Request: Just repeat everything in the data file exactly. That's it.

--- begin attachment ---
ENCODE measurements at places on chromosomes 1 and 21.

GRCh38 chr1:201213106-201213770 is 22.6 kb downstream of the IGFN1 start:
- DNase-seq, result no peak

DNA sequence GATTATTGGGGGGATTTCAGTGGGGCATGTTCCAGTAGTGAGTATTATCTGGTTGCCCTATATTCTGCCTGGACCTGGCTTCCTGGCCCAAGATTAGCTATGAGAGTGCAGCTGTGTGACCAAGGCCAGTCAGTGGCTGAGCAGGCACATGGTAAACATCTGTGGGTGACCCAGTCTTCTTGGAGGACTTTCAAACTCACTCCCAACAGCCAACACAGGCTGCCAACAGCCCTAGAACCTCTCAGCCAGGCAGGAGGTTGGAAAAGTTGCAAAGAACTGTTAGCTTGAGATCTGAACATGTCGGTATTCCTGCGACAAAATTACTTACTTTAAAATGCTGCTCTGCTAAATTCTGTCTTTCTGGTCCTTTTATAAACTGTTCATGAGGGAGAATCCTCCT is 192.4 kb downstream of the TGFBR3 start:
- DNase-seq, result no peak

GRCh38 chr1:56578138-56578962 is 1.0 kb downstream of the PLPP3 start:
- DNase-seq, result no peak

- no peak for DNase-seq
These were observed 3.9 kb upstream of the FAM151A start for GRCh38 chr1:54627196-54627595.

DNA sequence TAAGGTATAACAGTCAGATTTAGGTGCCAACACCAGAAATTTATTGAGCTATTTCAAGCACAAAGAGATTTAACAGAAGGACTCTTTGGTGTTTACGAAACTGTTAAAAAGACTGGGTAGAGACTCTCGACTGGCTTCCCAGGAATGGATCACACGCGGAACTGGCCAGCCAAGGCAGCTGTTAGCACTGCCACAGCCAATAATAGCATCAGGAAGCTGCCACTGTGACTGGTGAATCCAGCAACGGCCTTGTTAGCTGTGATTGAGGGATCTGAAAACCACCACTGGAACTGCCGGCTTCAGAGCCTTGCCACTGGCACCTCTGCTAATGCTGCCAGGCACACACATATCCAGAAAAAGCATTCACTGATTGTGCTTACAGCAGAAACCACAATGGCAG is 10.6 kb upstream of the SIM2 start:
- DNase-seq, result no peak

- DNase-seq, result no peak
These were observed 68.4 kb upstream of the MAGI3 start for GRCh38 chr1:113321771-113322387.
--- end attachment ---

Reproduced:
ENCODE measurements at places on chromosomes 1 and 21.

GRCh38 chr1:201213106-201213770 is 22.6 kb downstream of the IGFN1 start:
- DNase-seq, result no peak

DNA sequence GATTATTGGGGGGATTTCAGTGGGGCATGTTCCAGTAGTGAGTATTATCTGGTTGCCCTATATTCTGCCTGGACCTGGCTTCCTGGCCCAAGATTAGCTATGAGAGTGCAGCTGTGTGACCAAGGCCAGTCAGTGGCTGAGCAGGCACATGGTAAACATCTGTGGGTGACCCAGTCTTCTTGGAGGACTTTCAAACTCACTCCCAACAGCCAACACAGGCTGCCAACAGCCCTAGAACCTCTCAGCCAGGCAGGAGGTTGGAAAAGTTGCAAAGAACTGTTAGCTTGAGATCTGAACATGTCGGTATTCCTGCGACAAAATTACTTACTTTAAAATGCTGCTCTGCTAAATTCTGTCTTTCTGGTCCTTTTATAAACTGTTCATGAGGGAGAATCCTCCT is 192.4 kb downstream of the TGFBR3 start:
- DNase-seq, result no peak

GRCh38 chr1:56578138-56578962 is 1.0 kb downstream of the PLPP3 start:
- DNase-seq, result no peak

- no peak for DNase-seq
These were observed 3.9 kb upstream of the FAM151A start for GRCh38 chr1:54627196-54627595.

DNA sequence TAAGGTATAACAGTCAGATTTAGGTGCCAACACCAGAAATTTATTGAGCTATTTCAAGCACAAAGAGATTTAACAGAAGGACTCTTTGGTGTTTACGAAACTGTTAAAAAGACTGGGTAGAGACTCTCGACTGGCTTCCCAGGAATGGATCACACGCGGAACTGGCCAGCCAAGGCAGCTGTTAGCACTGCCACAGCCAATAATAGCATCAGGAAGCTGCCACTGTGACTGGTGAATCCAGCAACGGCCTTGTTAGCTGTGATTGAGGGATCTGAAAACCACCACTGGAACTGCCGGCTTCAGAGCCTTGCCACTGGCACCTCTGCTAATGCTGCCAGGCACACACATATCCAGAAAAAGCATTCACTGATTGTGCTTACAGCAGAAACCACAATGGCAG is 10.6 kb upstream of the SIM2 start:
- DNase-seq, result no peak

- DNase-seq, result no peak
These were observed 68.4 kb upstream of the MAGI3 start for GRCh38 chr1:113321771-113322387.